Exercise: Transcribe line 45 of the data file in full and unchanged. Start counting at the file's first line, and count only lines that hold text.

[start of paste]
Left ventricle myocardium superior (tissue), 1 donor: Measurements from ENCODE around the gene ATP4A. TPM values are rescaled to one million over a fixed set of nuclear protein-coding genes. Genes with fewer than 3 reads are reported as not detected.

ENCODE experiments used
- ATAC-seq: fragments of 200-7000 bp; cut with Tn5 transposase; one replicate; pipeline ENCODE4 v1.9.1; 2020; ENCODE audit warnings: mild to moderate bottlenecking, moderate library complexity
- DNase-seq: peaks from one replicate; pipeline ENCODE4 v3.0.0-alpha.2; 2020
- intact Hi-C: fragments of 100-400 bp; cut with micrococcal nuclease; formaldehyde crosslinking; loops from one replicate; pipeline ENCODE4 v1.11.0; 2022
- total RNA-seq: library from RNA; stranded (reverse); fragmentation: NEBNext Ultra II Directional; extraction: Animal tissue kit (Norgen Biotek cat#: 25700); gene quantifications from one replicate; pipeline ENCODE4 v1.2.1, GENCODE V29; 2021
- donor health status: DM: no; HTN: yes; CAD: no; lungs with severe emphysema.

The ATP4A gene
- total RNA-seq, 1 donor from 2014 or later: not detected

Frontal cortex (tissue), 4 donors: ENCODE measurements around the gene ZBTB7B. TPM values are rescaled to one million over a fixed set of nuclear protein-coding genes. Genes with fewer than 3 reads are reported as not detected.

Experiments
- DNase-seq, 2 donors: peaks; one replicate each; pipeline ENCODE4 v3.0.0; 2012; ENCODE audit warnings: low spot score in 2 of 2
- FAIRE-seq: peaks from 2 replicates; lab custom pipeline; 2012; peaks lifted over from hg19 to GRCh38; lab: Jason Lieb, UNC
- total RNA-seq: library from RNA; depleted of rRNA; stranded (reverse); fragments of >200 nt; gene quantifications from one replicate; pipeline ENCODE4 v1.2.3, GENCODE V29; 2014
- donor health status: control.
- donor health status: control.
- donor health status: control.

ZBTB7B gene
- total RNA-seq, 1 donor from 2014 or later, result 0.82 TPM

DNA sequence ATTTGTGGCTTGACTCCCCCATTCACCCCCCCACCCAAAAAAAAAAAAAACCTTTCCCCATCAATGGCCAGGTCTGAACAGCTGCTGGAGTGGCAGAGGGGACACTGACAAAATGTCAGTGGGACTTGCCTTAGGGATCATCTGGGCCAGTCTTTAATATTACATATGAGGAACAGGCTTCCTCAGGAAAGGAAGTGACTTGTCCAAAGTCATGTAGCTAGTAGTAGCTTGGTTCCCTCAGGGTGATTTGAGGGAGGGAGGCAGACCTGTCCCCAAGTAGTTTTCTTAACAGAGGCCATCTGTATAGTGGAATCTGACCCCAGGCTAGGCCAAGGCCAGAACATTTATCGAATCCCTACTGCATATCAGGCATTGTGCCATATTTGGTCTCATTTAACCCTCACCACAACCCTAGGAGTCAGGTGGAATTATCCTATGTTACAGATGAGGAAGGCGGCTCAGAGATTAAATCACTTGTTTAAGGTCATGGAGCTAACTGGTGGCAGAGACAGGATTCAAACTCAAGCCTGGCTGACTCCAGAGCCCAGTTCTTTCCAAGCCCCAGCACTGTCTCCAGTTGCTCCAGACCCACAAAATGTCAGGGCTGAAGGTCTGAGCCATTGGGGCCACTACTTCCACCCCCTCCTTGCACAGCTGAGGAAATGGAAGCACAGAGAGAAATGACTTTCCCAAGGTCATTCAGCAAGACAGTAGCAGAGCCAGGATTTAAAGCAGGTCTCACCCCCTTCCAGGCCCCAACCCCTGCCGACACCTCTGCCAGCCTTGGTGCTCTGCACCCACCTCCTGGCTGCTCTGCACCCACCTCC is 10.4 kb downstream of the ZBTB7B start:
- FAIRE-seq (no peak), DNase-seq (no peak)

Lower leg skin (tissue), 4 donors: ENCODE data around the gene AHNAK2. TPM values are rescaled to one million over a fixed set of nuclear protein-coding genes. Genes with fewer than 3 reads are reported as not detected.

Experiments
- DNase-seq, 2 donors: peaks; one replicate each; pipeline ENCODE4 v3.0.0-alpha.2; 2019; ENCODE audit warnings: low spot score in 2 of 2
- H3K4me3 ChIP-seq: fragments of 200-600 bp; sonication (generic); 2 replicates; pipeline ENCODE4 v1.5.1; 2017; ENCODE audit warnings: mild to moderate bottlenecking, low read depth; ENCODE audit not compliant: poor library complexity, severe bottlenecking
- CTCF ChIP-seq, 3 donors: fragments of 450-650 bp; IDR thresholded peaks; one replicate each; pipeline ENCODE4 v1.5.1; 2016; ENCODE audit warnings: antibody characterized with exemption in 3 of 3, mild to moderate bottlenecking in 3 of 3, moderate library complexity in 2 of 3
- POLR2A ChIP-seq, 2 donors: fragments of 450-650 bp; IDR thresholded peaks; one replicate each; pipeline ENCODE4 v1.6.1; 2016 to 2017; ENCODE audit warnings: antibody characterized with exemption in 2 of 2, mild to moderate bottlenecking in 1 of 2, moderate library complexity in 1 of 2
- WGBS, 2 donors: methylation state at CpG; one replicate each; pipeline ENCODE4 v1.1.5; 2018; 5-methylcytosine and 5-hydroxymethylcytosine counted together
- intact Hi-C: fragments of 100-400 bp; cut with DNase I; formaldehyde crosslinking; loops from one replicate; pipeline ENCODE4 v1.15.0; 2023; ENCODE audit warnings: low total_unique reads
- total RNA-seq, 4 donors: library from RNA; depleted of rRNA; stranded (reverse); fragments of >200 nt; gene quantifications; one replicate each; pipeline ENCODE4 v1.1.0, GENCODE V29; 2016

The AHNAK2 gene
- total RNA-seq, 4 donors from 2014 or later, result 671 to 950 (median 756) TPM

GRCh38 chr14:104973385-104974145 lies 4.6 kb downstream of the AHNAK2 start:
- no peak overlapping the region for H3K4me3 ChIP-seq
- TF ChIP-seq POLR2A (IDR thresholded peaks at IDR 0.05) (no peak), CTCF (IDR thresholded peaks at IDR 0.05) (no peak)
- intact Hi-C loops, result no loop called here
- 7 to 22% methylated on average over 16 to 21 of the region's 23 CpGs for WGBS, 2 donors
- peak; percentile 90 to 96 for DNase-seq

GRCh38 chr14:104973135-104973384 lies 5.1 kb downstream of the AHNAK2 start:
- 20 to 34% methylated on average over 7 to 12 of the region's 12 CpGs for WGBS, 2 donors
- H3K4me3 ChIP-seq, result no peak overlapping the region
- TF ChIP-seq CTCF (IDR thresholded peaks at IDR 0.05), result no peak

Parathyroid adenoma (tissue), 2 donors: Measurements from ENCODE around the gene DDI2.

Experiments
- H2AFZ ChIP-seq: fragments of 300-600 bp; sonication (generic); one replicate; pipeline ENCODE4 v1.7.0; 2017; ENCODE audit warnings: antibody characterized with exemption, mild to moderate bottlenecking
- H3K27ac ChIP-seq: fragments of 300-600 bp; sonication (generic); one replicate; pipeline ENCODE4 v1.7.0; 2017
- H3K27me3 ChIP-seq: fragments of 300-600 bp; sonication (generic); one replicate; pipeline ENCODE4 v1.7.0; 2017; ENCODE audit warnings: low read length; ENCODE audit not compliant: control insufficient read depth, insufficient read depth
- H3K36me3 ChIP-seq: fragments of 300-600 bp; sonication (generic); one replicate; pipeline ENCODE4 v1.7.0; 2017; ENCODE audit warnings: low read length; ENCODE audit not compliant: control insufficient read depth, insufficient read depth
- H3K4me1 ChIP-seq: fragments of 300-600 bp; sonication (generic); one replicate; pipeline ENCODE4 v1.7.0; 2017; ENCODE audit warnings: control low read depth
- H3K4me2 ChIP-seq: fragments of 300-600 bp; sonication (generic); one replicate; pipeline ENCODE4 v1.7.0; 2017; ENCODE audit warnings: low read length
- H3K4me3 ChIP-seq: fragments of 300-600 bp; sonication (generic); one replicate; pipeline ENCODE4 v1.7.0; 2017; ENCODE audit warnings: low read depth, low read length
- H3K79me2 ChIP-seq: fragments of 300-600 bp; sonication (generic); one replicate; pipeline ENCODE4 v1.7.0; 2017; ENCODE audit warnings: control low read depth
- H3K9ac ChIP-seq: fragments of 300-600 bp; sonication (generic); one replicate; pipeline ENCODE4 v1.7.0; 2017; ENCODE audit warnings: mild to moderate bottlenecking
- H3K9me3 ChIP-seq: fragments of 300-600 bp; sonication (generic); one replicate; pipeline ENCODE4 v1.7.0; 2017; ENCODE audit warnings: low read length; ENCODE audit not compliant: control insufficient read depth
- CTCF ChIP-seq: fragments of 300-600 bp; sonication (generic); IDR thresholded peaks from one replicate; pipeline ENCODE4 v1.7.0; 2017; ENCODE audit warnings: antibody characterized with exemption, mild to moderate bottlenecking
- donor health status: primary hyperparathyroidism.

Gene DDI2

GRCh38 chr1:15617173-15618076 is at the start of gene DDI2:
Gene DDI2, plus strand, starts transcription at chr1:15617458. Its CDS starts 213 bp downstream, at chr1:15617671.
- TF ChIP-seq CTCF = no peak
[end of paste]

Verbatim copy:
- H2AFZ ChIP-seq: fragments of 300-600 bp; sonication (generic); one replicate; pipeline ENCODE4 v1.7.0; 2017; ENCODE audit warnings: antibody characterized with exemption, mild to moderate bottlenecking